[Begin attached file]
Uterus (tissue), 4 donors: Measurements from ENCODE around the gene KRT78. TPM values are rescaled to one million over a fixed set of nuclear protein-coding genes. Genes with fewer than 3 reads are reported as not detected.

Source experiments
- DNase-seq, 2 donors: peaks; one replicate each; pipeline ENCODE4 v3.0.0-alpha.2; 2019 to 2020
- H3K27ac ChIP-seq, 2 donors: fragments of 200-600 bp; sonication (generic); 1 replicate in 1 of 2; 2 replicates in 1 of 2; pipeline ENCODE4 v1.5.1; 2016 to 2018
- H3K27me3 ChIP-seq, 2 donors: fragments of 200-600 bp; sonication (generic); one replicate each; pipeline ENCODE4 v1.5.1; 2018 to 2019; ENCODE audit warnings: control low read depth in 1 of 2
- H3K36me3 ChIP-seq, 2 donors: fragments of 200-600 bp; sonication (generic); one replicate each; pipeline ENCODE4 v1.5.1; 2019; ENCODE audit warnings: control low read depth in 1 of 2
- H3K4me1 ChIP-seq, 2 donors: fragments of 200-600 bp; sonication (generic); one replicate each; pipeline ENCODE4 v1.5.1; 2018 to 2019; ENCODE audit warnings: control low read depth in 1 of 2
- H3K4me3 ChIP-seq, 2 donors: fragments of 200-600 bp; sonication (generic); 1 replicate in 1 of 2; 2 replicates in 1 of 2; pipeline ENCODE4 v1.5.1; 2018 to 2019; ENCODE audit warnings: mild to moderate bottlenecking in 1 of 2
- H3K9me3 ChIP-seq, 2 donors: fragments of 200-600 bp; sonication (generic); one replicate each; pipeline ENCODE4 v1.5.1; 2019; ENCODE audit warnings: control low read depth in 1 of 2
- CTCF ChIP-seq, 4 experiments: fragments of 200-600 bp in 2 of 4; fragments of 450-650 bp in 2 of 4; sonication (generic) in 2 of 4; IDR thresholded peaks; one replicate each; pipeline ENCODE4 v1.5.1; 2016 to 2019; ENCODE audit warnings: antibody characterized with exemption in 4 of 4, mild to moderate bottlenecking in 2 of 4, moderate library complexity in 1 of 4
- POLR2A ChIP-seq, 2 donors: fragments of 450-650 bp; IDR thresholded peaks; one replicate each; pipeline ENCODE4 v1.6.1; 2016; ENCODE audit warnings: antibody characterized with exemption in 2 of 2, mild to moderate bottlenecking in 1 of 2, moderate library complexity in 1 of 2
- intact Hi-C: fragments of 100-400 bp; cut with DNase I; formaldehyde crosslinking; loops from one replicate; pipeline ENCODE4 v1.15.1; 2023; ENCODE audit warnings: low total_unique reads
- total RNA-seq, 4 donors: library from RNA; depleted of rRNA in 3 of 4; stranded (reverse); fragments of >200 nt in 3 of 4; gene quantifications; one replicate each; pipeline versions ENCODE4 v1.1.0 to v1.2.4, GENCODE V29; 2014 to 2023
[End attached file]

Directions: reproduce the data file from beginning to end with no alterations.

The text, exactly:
Uterus (tissue), 4 donors: Measurements from ENCODE around the gene KRT78. TPM values are rescaled to one million over a fixed set of nuclear protein-coding genes. Genes with fewer than 3 reads are reported as not detected.

Source experiments
- DNase-seq, 2 donors: peaks; one replicate each; pipeline ENCODE4 v3.0.0-alpha.2; 2019 to 2020
- H3K27ac ChIP-seq, 2 donors: fragments of 200-600 bp; sonication (generic); 1 replicate in 1 of 2; 2 replicates in 1 of 2; pipeline ENCODE4 v1.5.1; 2016 to 2018
- H3K27me3 ChIP-seq, 2 donors: fragments of 200-600 bp; sonication (generic); one replicate each; pipeline ENCODE4 v1.5.1; 2018 to 2019; ENCODE audit warnings: control low read depth in 1 of 2
- H3K36me3 ChIP-seq, 2 donors: fragments of 200-600 bp; sonication (generic); one replicate each; pipeline ENCODE4 v1.5.1; 2019; ENCODE audit warnings: control low read depth in 1 of 2
- H3K4me1 ChIP-seq, 2 donors: fragments of 200-600 bp; sonication (generic); one replicate each; pipeline ENCODE4 v1.5.1; 2018 to 2019; ENCODE audit warnings: control low read depth in 1 of 2
- H3K4me3 ChIP-seq, 2 donors: fragments of 200-600 bp; sonication (generic); 1 replicate in 1 of 2; 2 replicates in 1 of 2; pipeline ENCODE4 v1.5.1; 2018 to 2019; ENCODE audit warnings: mild to moderate bottlenecking in 1 of 2
- H3K9me3 ChIP-seq, 2 donors: fragments of 200-600 bp; sonication (generic); one replicate each; pipeline ENCODE4 v1.5.1; 2019; ENCODE audit warnings: control low read depth in 1 of 2
- CTCF ChIP-seq, 4 experiments: fragments of 200-600 bp in 2 of 4; fragments of 450-650 bp in 2 of 4; sonication (generic) in 2 of 4; IDR thresholded peaks; one replicate each; pipeline ENCODE4 v1.5.1; 2016 to 2019; ENCODE audit warnings: antibody characterized with exemption in 4 of 4, mild to moderate bottlenecking in 2 of 4, moderate library complexity in 1 of 4
- POLR2A ChIP-seq, 2 donors: fragments of 450-650 bp; IDR thresholded peaks; one replicate each; pipeline ENCODE4 v1.6.1; 2016; ENCODE audit warnings: antibody characterized with exemption in 2 of 2, mild to moderate bottlenecking in 1 of 2, moderate library complexity in 1 of 2
- intact Hi-C: fragments of 100-400 bp; cut with DNase I; formaldehyde crosslinking; loops from one replicate; pipeline ENCODE4 v1.15.1; 2023; ENCODE audit warnings: low total_unique reads
- total RNA-seq, 4 donors: library from RNA; depleted of rRNA in 3 of 4; stranded (reverse); fragments of >200 nt in 3 of 4; gene quantifications; one replicate each; pipeline versions ENCODE4 v1.1.0 to v1.2.4, GENCODE V29; 2014 to 2023